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Alice H
Alice H, Solicitor/Partner
Category: Law
Satisfied Customers: 2850
Experience:  Partner in national law firm
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Hello, In March I made a wrong online money transference:

Resolved Question:

Hello,

In March I made a wrong online money transference: instead of sending £250 to my ISA account, I sent it to someone else's account.

The mistake was mine, cause I entered the wrong sort code.

I contacted my bank (HSBC) and after a lot of pestering, they claimed they sent a letter to the beneficiary of my wrong transfer, and also tried to contact him/her by phone, but the beneficiary has not replied.

I contacted the ombudsman to look into the matter, and he said that HSBC has done everything it was in its power.

I contacted the Citizens Advice Bureau and they told me there is not much I can do to get my money back.

However, I understand that if a person receives funds into his/her account by mistake, and fails to return it, he/she is committing a crime.

My question is: is there anything I can do to recover my money? I understand that HSBC can do nothing about it, but can I sue the beneficiary? HSBC would not reveal his/her identity unless required by the court I believe.

Many thanks and I look forward to hearing from you

Kind regards

Soledad
Submitted: 3 years ago.
Category: Law
Expert:  Alice H replied 3 years ago.
My name is***** and I'm happy to help with your question today.

It would be difficult to prove the beneficiary has committed a crime because the mistake was yours, not theirs. They had no part to play in the transfer itself and there is no evidence of dishonesty on their part.

However, you can sue them on the grounds of unjust enrichment.

In legal terms this is a general equitable principle "...that no person should be allowed to profit at another's expense without making restitution for the reasonable value of any property, services, or other benefits that have been unfairly received and retained..."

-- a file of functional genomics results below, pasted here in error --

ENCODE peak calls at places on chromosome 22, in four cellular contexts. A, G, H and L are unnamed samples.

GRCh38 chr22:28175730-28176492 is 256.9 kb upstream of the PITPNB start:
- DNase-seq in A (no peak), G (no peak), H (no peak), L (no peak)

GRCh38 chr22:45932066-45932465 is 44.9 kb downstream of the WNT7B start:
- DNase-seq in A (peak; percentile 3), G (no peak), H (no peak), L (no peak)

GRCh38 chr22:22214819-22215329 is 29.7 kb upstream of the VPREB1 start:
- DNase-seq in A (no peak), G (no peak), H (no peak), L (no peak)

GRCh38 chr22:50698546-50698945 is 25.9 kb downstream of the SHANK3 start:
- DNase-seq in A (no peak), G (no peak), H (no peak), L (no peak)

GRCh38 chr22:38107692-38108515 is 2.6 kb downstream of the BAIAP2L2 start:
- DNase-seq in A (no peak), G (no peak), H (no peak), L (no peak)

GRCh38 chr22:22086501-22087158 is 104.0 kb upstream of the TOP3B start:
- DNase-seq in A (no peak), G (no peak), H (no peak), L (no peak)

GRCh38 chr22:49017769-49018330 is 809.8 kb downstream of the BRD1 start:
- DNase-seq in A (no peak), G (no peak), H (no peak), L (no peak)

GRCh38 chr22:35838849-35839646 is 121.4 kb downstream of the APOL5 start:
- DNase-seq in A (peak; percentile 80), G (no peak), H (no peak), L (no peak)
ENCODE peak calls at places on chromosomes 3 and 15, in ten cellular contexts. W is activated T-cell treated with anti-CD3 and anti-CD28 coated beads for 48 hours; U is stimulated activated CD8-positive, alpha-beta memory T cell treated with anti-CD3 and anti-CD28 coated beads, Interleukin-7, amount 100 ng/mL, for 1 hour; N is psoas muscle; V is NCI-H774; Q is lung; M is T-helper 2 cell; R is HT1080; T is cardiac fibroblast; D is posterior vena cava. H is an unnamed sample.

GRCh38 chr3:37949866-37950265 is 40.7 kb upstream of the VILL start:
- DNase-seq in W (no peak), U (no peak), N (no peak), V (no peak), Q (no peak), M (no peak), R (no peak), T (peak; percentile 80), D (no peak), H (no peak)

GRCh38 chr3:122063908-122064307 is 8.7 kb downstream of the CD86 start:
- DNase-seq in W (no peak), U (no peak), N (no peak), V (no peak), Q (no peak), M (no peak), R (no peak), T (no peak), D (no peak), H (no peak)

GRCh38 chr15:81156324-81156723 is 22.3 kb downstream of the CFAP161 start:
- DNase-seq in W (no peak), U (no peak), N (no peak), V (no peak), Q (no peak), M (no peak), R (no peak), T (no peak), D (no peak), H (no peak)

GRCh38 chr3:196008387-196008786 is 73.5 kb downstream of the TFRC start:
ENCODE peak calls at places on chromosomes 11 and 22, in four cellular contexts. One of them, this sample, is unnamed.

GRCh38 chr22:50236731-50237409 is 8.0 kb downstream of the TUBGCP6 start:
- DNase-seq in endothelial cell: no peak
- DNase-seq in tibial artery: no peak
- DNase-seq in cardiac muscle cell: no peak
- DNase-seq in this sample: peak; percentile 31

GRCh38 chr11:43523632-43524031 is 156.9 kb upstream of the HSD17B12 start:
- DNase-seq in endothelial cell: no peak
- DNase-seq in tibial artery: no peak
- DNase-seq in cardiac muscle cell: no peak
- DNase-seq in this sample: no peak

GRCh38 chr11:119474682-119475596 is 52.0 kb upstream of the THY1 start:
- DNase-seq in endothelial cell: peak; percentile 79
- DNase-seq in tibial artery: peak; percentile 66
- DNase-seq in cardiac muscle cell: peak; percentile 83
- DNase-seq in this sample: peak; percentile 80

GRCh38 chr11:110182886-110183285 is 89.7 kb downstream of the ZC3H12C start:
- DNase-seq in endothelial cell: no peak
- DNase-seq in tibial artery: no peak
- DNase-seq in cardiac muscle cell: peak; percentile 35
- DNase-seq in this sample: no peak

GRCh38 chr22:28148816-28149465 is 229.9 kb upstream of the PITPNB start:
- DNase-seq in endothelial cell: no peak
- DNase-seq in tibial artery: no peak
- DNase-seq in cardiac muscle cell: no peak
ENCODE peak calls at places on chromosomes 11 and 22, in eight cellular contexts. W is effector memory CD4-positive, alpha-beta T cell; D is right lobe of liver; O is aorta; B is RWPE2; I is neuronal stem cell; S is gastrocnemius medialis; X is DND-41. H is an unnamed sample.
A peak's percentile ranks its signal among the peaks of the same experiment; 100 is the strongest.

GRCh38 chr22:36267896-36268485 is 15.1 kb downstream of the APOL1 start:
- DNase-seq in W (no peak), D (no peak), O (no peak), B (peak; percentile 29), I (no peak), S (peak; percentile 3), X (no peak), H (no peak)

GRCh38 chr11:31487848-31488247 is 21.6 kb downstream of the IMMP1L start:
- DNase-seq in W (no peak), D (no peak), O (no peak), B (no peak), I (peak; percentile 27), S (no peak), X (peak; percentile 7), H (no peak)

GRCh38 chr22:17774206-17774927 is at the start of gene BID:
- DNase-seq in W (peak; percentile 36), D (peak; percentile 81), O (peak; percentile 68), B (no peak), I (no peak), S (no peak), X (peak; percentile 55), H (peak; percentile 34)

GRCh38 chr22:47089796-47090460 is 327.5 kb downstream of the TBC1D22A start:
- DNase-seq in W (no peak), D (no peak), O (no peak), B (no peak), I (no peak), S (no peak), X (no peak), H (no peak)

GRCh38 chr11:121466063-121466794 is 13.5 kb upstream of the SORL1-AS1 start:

In simple terms no person is allowed to profit from your mistake.

You can issue the proceedings in the County Court but before doing so make an application for pre-action disclosure from the bank for name and address of the beneficiary. Once you have the other person details you can write to them and if your money is not returned you can sue them.

Alex
Customer: replied 3 years ago.

Hello Alex,


 


Thank you for your reply.


 


Do I need a lawyer to issue the proceedings in the County Court? or can I do it myself?


 


Also, the bank claims they would not reveal the name and address of the beneficiary unless required by the court. How should I approach them? Do I need to do this through a lawyer?


 


This application for pre-action disclosure from the bank you mention, do I deal with it with the bank or with the County Court?


 


Thank you again and I look forward to hearing from you


 


Kind regards


 


Soledad

Expert:  Alice H replied 3 years ago.
No problem.

You do not need a lawyer for this - the expense would be too great and wipe out your claim.

You should write to the bank (again!) asking for the beneficiary's details. If they fail to do this you can make an application to the court against the bank for pre-action disclosure.

The application is made on form N244 (see below) and you will need to explain the basis of your potential claim. You can say that the bank is a potential party to the claim and that you require documentary evidence of the beneficiary's details.

The judge will consider your application and providing you satisfy the above will consider an order for disclosure of the documents you reasonably request.

The form can be found here:

http://hmctsformfinder.justice.gov.uk/HMCTS/GetForm.do?court_forms_id=484

You can issue the application at your local county court:

https://courttribunalfinder.service.gov.uk

Details of the court fee can be found here:

http://hmctsformfinder.justice.gov.uk/HMCTS/GetLeaflet.do?court_leaflets_id=264

I hope this assists.

Alex
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